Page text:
Authors: Ace Piva is the Co-founder / Executive Director of Over The Bridge Tammy Francoeur is the Co-Founder/Director of Habitude Addiction and Wellness Programs
The sounds are loud, the lights are bright, and even in seemingly good times, unsupported mental health and bad lifestyle habits can start to take control of our lives. The tired trope of the tortured artist is often an excuse we use to hide behind our unhealthy behaviours and negative coping mechanisms, but eventually, its effects always catch up with us. As time progresses, mental health regresses and isolation becomes more common and more habitual. This concerning change in behaviour can often times become more obvious to everyone but ourselves.
For many musicians, it feels as if the world was hit with COVID-19 almost overnight. Artists from all around the world were forced to postpone or abandon tours and isolate. Physical distancing and staying at home was the right decision, however, isolation has left many musicians and road crew in limbo, and at a higher risk for a mental health crisis.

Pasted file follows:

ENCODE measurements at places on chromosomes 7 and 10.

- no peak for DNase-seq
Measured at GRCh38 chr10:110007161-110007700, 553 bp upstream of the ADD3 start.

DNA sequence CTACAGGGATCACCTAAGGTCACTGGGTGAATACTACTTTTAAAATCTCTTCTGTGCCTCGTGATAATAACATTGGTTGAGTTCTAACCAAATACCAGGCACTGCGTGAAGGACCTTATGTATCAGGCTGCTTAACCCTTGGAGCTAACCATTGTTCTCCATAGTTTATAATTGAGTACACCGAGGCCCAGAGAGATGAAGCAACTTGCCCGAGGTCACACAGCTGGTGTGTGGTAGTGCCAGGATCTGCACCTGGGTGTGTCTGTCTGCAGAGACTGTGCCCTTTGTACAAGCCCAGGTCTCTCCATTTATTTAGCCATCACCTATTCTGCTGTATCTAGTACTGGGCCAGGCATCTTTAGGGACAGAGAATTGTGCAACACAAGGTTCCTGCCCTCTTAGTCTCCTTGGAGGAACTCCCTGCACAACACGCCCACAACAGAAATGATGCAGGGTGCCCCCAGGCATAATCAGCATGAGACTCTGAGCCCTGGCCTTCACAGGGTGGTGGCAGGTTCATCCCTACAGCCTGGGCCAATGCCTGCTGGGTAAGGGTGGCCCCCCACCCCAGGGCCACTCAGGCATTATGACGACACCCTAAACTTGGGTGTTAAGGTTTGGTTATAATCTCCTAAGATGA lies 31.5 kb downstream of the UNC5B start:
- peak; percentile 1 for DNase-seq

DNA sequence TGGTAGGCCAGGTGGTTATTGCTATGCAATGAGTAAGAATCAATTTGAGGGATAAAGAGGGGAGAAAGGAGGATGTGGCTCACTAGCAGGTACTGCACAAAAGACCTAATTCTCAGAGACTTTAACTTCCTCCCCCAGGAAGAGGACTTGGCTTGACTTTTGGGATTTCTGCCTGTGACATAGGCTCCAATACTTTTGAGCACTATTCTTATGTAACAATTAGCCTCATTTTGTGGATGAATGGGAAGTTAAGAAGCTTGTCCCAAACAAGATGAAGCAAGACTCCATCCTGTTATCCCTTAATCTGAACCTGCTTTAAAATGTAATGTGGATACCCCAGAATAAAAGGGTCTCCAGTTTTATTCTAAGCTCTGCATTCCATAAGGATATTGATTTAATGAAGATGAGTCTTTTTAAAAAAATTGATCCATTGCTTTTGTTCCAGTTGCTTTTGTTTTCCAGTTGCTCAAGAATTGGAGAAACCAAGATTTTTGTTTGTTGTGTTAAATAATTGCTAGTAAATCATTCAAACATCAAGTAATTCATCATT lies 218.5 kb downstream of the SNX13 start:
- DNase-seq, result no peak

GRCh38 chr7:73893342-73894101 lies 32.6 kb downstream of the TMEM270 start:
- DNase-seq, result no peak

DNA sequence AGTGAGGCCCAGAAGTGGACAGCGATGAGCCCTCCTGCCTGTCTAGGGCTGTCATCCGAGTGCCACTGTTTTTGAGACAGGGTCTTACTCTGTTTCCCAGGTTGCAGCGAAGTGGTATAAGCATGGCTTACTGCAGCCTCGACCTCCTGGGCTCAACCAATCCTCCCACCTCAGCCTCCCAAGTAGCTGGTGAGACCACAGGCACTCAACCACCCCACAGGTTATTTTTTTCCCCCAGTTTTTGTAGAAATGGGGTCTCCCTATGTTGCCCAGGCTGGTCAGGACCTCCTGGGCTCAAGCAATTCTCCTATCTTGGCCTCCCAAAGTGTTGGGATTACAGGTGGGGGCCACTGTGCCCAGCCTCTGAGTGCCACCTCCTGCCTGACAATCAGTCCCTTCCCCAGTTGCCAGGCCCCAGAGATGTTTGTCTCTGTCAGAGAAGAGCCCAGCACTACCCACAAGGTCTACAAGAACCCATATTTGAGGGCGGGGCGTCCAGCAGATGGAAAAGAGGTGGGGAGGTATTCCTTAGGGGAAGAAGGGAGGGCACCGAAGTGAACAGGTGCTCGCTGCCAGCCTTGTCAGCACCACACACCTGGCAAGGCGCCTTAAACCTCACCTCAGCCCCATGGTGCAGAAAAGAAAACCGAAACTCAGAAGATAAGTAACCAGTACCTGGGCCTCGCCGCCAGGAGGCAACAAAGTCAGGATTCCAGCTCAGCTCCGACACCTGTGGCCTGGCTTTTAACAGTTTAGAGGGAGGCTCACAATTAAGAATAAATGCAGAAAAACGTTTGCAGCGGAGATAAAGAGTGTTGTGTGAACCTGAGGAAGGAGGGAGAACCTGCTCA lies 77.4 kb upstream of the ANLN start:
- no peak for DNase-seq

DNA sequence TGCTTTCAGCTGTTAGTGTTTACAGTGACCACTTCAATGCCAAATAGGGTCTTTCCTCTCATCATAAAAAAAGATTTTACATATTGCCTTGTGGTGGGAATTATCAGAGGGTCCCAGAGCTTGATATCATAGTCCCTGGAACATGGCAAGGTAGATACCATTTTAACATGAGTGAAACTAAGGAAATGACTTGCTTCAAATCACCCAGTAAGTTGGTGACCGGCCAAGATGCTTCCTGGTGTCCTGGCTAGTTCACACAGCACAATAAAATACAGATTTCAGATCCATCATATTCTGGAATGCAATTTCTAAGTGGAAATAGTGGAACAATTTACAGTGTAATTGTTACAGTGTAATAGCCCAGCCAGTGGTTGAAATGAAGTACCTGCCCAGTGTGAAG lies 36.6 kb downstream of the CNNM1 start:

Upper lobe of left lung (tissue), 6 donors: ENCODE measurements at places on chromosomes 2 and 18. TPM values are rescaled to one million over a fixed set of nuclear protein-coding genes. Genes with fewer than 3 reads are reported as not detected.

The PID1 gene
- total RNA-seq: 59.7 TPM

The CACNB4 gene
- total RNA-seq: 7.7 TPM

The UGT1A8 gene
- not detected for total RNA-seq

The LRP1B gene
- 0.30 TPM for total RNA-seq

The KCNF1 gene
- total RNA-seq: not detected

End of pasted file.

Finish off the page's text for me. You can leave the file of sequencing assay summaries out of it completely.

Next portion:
When we are forced to be alone, our emotions can plummet very quickly, and there are no sounds or bright lights to safeguard our mental and physical health. As self-isolation continues during these unprecedented times, it may be normal to experience feelings of increased anxiety, depression or anger.
Stay Socially Connected during Physical Distancing
Social connection is one of the best things for your mental health. Thanks to amazing technology that is available to us, we can still keep socially connected with our loved ones, even while physically distancing. Plan daily phone calls or video chats with the people that you care about and who make you feel good. A little daily connection goes a long way. There are some great apps and video platforms that can bring together many people in one chat or “virtual party” – Saturday nights can still be exciting!